The commercial landscape in South Africa was forever changed when business rescue was introduced by Chapter 6 of the Companies Act, No 71 of 2008 (Act).

The proverbial "blind leading the blind" comes to mind when one recalls the great uncertainty which existed, and to an extent still exists, in the minds of business owners, creditors, employees and even business rescue practitioners as to the meaning of certain of the provisions of Chapter 6 of the Act.

With each new judgment delivered, our courts are providing clarity on Chapter 6, making it easier for business owners, creditors and business rescue practitioners to navigate their way through this ever-changing landscape.The Supreme Court of Appeal (SCA) was recently tasked with determining whether it is competent for an affected person to apply for a company to be placed in business rescue after a final liquidation order has been granted against a company. The SCA delivered the judgment in Richter v Absa Bank Limited(20181/2014) [2015] ZASCA 100 on 1 June 2015.

In 2013, Mr Dawid Richter (Richter), an employee of Bloempro CC (Bloempro), brought an application to place Bloempro under business rescue after it was placed under final liquidation. A shareholder, creditor, employee and registered trade union representing employees are all defined as "affected persons" in the Act. The application was dismissed, but taken on appeal at the SCA.

Sections 131(1) and (6) provide:

"(1)   Unless a company has adopted a resolution contemplated in s129, an affected person may apply to a court at any time for an order placing the company under supervision and commencing business rescue proceedings.

(6)    …if liquidation proceedings have already been commenced by or against the company at the time an application is made in terms of subsection (1), the application will suspend those liquidation proceedings until:

(a)    the court has adjudicated upon the application; or

(b)    the business rescue proceedings end, if the court makes the order applied for."

The crux of the issue before the SCA was the interpretation of the phrase "liquidation proceedings" within the context of s131(6) of the Act. The SCA had to decide whether the phrase refers only to a pending liquidation application or whether it includes the process of winding up a company after being place under final liquidation.

The SCA overturned the court a quo's decision and confirmed that upon the final liquidation order being granted, a company continues to exist, but control of its affairs is transferred from the directors to the liquidator. Only once the affairs of the company have been finally wound up by the liquidator and a Master’s certificate to that effect is published in the Government Gazette, is the company dissolved.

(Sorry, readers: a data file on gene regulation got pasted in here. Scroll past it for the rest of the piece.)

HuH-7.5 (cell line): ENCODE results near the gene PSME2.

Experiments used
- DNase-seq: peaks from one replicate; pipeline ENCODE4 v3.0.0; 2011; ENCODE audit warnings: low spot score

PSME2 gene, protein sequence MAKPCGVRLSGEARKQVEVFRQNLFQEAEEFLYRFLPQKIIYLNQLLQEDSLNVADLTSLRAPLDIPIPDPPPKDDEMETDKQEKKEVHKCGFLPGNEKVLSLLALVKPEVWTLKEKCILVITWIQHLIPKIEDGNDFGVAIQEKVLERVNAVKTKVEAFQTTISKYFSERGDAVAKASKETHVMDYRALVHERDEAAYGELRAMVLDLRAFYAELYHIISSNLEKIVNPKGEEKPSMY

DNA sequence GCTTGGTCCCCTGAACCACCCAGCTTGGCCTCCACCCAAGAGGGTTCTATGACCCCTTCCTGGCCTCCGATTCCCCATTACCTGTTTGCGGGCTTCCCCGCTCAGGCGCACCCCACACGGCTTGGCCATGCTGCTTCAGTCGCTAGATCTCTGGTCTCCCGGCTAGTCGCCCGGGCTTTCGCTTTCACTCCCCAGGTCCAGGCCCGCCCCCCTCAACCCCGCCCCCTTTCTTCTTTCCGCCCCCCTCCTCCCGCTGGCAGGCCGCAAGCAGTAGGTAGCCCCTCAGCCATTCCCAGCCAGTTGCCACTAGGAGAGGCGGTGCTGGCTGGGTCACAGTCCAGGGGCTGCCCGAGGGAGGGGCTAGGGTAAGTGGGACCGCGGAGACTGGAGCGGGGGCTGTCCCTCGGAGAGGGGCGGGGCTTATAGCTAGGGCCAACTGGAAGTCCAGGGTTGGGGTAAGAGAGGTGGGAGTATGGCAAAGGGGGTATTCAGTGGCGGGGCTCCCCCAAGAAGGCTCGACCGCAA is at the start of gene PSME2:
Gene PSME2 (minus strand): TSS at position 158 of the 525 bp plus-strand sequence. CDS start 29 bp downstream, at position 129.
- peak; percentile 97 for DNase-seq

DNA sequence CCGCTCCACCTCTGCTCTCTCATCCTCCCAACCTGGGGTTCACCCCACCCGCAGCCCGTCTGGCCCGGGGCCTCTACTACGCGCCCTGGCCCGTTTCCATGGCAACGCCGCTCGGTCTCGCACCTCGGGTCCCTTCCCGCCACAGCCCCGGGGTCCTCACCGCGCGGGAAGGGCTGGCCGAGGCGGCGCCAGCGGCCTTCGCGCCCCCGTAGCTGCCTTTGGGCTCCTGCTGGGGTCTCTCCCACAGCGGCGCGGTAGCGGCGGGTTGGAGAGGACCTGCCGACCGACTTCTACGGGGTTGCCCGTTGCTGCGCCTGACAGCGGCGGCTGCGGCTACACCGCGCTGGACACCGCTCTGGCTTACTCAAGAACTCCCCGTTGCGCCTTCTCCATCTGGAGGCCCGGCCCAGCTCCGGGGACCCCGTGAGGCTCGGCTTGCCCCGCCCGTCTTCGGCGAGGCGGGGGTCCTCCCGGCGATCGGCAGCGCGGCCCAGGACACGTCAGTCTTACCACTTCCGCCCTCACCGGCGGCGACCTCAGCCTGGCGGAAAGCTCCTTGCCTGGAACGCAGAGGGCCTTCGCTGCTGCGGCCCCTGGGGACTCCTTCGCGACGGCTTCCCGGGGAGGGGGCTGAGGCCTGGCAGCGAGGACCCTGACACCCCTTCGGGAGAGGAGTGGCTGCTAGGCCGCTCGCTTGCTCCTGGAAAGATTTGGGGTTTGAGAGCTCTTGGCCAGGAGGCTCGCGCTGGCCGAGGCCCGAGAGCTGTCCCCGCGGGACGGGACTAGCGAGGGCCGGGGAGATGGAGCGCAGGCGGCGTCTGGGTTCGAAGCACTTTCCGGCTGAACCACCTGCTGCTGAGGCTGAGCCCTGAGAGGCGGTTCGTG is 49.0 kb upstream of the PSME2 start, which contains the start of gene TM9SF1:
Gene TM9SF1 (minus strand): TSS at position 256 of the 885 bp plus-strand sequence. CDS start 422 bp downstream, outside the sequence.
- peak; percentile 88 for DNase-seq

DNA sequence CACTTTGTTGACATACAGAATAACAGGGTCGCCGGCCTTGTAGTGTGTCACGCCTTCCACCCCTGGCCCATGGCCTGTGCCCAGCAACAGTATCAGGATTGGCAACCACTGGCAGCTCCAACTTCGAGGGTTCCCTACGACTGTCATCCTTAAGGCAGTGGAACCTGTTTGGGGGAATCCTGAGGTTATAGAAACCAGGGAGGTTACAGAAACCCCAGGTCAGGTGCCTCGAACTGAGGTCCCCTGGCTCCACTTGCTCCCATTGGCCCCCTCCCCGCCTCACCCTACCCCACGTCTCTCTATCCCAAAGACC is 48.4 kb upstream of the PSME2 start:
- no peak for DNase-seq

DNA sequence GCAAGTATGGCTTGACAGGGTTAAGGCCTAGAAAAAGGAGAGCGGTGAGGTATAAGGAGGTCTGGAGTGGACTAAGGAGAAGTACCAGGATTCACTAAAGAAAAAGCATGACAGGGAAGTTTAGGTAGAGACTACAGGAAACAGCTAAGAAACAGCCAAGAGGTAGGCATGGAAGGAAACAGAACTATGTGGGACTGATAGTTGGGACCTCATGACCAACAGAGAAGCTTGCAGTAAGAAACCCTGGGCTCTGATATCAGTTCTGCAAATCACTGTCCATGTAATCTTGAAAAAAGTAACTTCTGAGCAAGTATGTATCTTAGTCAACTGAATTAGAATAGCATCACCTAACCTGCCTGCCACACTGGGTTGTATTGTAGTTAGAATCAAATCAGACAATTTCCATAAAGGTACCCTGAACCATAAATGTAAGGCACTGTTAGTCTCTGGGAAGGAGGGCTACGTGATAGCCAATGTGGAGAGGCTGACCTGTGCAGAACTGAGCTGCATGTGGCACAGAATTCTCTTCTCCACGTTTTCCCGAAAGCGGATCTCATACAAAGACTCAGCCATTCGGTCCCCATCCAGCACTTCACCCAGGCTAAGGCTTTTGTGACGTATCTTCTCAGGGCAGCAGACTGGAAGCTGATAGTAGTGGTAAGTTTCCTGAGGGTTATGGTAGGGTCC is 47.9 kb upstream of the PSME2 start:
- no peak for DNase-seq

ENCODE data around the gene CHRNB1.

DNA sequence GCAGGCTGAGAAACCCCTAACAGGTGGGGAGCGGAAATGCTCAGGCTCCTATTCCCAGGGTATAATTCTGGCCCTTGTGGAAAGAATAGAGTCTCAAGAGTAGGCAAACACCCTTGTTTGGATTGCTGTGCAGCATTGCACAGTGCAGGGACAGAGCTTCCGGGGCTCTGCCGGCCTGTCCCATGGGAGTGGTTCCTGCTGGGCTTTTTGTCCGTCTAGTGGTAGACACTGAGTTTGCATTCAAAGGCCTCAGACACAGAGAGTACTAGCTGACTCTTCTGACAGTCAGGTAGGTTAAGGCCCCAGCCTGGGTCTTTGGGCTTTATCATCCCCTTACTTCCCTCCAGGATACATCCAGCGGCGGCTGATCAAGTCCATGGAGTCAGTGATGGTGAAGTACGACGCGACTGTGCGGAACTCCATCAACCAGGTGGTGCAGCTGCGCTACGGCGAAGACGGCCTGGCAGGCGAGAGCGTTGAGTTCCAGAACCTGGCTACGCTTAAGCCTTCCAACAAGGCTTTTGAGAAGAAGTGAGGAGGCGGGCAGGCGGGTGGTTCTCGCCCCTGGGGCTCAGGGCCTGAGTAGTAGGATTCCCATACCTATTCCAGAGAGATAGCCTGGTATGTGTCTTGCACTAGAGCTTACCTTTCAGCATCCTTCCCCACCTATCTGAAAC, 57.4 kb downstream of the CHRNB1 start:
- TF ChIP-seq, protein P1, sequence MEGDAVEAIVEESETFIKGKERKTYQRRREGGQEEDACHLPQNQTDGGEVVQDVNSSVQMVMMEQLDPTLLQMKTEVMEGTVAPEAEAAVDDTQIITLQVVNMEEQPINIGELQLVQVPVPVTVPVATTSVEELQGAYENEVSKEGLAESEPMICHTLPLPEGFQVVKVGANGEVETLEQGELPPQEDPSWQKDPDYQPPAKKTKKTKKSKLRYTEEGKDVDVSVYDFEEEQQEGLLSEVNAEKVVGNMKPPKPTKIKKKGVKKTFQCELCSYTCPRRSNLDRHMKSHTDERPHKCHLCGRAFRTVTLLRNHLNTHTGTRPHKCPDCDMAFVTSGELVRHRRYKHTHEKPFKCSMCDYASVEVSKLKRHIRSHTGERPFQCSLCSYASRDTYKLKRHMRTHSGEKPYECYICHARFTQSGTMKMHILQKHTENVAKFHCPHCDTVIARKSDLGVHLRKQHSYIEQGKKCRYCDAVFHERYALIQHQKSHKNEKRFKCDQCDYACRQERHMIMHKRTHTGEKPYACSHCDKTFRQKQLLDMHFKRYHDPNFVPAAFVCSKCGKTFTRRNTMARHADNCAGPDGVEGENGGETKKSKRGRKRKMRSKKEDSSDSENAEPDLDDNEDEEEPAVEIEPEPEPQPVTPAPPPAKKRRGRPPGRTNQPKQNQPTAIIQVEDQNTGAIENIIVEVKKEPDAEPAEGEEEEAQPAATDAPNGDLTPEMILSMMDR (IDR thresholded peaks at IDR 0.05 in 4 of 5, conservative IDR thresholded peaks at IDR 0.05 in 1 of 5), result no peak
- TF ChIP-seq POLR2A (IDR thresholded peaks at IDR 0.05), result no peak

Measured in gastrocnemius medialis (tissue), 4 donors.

This judgment has far reaching implications for businesses and creditors as it allows any affected person to apply for a company to be placed under business rescue even after a final order of liquidation has been granted, and conceivably after a liquidator has liquidated certain of the company's assets.

The SCA considered the concerns raised by Absa which included that a liberal interpretation of s131(1) may have negative results for the liquidation process. Absa argued these negative results would include repetitive disruptions and uncertainty that may result from various affected persons making applications for business rescue at different times during the winding up process and handing back business control to the same directors who may have been the cause of the company's financial distress.

It seems that, in reaching its decision, the SCA was guided and persuaded by the purpose of business rescue as stated in the Act being: "to provide for efficient rescue and recovery of financially distressed companies in a manner that balances the rights and interests of all relevant stakeholders."

This judgment is a significant victory for employees but not so much for creditors.

The SCA sent a definite message to creditors when stating that: "A necessary consequence thereof is limitation, to some extent, on the power of creditors to single-handedly curtail the life of a company".

The full impact of this judgment on the rights of creditors will soon become apparent.